A family of eight that was displaced by the recent Washington Street fire is scrambling to get back on its feet after losing nearly everything in the blaze.


 

A family of eight that was displaced by the recent Washington Street fire is scrambling to get back on its feet after losing nearly everything in the blaze.


Cliff and Gail Loud, who lived in the first floor apartment with their son Jay, his fiancé and their four young children, have been living in their car off-and-on since the fire scorched their home at 401 Washington St. on the afternoon of Saturday, April 19, they said.


“My whole life is in ashes there,” Cliff Loud said.


They were already close to the edge financially, and this latest setback has just about pushed them over, they said.


The Louds had been living in a two-room apartment on North Walker Street when they got a call in September that is every parent’s worst fear.


Jay, a construction foreman who was living in Florida, was fighting for his life. He’d had open heart surgery at 14 and would need open heart surgery again to replace a heart valve or he would die.


Gail used all the couple’s scarce resources to fly to Florida with another of their four sons, Joey Loud, to bring Jay back to Massachusetts for the surgery, she said.


While at the hospital, he had a heart attack that sent him into a coma, and his lungs collapsed. It was touch and go, but he pulled through, Gail said.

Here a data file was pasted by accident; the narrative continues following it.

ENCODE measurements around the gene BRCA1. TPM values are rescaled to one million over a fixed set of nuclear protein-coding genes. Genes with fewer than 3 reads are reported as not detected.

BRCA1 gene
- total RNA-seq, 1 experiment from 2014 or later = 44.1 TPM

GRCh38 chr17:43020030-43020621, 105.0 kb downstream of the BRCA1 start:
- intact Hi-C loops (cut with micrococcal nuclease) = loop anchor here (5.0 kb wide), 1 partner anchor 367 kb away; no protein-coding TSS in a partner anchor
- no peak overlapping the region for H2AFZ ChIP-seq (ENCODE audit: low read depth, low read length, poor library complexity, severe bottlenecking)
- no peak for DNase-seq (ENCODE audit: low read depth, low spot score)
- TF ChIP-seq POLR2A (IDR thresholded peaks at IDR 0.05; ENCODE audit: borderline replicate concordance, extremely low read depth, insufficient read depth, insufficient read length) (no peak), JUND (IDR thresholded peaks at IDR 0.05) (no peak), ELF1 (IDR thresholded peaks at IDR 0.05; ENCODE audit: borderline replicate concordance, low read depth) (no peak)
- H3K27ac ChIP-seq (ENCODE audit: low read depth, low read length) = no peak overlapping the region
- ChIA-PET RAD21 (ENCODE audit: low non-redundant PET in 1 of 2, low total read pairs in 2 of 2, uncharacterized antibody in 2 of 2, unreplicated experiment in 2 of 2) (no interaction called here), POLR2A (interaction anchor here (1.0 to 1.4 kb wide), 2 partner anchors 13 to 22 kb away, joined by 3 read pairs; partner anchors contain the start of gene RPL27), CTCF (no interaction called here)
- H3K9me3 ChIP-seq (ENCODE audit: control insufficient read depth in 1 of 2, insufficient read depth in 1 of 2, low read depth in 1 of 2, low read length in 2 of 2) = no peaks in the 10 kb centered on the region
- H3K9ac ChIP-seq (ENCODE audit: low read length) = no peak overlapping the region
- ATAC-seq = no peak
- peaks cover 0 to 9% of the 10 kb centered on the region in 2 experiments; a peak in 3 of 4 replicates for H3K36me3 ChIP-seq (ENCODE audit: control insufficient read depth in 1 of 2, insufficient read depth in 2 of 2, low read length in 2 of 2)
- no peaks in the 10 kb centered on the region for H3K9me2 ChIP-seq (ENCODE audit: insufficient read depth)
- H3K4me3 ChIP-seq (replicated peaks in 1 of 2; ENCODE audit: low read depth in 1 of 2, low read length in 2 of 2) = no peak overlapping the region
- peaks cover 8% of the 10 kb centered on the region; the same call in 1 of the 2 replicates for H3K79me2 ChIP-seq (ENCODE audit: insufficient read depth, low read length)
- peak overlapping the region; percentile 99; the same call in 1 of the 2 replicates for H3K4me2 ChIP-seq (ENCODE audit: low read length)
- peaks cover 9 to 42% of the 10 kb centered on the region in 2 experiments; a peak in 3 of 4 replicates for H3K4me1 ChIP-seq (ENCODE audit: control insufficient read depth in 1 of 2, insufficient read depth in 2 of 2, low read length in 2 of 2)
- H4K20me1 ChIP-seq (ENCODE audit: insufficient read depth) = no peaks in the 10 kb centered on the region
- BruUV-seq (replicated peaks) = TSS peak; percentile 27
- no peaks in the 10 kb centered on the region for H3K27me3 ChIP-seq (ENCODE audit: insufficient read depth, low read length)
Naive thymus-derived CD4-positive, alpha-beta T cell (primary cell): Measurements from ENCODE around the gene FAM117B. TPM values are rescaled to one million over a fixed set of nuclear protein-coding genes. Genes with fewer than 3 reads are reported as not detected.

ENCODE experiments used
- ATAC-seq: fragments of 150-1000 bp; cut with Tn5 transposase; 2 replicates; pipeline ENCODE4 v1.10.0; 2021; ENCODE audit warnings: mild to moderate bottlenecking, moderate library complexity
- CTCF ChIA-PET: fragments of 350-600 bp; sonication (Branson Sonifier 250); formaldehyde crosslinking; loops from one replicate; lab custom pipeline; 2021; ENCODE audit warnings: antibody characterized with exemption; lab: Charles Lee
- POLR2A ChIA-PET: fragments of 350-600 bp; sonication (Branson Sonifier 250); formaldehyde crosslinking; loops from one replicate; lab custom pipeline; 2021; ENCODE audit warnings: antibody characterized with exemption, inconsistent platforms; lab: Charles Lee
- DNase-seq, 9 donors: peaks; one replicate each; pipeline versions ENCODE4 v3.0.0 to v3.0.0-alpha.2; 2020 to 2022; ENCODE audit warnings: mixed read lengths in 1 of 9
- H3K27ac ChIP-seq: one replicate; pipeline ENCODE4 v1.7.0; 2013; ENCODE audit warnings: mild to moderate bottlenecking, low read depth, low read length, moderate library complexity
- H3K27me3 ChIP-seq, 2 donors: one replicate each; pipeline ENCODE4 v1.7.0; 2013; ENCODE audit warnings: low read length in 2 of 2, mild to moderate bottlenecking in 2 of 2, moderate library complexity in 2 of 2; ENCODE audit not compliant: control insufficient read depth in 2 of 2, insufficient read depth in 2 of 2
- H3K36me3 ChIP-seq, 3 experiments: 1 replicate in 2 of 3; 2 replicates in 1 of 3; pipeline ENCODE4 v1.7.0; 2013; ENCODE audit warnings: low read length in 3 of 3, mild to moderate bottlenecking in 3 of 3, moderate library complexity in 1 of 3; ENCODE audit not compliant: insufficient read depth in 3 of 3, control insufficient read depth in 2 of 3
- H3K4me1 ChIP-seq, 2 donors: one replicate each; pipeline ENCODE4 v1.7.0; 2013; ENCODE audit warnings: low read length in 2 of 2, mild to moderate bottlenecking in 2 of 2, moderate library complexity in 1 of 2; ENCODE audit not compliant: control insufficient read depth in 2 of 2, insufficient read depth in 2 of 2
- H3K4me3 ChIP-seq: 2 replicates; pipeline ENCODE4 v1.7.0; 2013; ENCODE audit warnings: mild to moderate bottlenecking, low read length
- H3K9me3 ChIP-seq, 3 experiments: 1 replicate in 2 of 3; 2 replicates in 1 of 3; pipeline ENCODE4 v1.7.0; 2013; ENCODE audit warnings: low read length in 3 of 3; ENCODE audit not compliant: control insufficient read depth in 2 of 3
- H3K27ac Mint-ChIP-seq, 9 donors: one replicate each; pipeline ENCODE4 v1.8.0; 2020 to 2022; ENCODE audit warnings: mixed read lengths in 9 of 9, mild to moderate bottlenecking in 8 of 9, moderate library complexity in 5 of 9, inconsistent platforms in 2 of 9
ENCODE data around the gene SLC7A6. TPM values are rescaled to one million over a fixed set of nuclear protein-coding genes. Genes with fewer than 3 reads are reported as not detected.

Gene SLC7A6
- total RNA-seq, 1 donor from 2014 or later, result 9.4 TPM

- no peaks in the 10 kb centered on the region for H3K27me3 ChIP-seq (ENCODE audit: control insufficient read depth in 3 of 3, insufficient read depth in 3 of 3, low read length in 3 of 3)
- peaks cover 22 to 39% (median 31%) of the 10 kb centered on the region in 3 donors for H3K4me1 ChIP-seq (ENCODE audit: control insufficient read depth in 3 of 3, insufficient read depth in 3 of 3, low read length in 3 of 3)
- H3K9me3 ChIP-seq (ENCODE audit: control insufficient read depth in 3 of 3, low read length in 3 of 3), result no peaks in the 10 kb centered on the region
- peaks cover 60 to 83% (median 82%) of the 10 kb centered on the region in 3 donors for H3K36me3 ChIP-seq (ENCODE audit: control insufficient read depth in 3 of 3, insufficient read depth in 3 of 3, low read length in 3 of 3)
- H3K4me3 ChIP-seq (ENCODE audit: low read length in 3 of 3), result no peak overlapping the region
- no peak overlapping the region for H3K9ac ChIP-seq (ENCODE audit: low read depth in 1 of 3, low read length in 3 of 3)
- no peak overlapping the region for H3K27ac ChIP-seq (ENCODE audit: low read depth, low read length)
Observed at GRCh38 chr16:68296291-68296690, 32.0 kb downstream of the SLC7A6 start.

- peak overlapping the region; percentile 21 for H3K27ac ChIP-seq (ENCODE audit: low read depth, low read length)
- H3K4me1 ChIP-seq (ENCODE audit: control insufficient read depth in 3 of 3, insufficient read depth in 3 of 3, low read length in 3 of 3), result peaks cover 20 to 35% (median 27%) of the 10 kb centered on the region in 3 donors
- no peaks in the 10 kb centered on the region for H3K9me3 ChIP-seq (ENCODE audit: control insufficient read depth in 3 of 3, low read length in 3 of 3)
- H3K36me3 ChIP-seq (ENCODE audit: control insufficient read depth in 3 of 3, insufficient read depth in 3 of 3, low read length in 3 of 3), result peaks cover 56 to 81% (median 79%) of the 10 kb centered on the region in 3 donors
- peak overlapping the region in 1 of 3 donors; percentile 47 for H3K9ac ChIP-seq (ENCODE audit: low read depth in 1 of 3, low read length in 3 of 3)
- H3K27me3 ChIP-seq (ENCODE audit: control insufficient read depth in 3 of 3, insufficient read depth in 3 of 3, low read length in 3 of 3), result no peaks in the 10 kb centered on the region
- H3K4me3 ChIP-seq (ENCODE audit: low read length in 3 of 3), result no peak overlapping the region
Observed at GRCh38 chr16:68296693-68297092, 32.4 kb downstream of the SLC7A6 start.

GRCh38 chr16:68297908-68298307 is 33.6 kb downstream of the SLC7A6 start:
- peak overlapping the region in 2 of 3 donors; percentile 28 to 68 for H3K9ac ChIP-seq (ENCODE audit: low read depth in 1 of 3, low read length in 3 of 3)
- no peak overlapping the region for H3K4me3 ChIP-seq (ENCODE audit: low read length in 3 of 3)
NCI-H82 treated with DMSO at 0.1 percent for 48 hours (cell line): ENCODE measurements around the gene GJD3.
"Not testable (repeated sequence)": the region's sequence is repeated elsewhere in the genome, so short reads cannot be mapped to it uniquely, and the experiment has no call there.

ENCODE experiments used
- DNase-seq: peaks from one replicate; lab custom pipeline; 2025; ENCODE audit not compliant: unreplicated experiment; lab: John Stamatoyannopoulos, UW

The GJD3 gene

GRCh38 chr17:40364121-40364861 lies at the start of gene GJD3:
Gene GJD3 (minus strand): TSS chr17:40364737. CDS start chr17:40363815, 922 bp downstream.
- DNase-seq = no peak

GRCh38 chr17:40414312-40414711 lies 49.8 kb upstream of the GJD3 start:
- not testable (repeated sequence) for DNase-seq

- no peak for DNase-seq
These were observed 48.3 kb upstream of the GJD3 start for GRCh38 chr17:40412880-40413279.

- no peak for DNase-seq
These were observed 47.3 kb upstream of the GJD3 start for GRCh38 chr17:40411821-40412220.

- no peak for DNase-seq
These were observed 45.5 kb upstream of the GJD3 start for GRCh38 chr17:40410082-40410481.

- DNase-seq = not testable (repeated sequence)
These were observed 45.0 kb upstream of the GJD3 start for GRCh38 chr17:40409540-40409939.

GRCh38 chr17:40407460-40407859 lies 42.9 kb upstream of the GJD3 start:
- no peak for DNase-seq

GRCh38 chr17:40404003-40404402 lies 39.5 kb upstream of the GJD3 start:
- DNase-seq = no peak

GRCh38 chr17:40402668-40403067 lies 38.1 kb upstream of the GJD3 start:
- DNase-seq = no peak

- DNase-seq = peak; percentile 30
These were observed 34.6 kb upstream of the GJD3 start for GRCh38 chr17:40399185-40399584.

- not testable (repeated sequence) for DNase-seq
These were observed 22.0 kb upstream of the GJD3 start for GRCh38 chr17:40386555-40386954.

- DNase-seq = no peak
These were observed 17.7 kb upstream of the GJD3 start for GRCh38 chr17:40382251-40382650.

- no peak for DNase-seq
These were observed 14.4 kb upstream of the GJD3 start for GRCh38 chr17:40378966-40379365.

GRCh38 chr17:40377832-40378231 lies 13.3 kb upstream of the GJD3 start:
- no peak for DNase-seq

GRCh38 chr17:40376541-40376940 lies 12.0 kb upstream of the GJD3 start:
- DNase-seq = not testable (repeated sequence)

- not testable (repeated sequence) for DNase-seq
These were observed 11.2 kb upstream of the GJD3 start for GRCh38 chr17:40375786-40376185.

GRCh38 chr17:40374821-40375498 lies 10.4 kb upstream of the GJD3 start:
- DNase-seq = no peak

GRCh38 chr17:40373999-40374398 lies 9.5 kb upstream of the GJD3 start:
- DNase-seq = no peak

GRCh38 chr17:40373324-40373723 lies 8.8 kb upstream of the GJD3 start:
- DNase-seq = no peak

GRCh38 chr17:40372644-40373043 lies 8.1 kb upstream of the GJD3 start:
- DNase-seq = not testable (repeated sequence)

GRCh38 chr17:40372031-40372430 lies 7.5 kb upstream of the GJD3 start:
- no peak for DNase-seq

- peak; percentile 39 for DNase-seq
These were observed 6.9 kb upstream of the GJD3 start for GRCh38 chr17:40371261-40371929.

With Jay unable to work, the Louds took Jay and his family in. For a while, the only option was to squeeze into the North Walker Street apartment.


But then things started looking up. They found the three-bedroom Washington Street apartment for $1,000 a month a few months ago. They loved the apartment. The landlord seemed like a great guy, and they could just manage the rent by splitting it down the middle, Cliff said.


Jay is on public assistance while he recuperates. Gail earns $12.50 an hour doing full-time clerical work at a warehouse. Cliff has worked for a temp agency for years and recently finished up a stint at Super Coups making minimum wage.


Cliff and Gail could probably swing a smaller place for themselves. But that’s not an option. Their son and his family need them, and they don’t plan to let them down, Gail said.


The Louds have squirreled away three weeks worth of Gail’s paychecks, but they won’t dip into that for a hotel room because they know they’ll need it for a security deposit and first month’s rent if they can find another apartment big enough for everyone that they can afford, she said.


They’ll also need money for furniture and clothes and just about everything a person relies on in day-to-day life, Gail said.


“I had on a pair of shorts and a T-shirt and he had on jeans and a T-shirt when we went out to play with the dog, and that’s about what we’ve got left,” Gail said.


Family members have helped the Louds set up a fund to get through this crisis. Cliff Loud said that’s a tough pill to swallow.


“In my family, we don’t ask for help. I don’t want to be here, but I have four grandchildren to take care of,” Cliff said.


Jay, his fiancé Roxie and the four kids are bouncing around among relatives now, Cliff said. The youngest, a baby girl named Chass, is 2. Next comes, McCrain, who is 4, followed by Amara, 5, and Roxpert, 7.


They were home making breakfast in the kitchen when the fire broke out, but, fortunately, no one was hurt. When the smoke detector went off, Jay grabbed the kids and ran up the stairs yelling, “Fire. Everybody get out,” Gail said.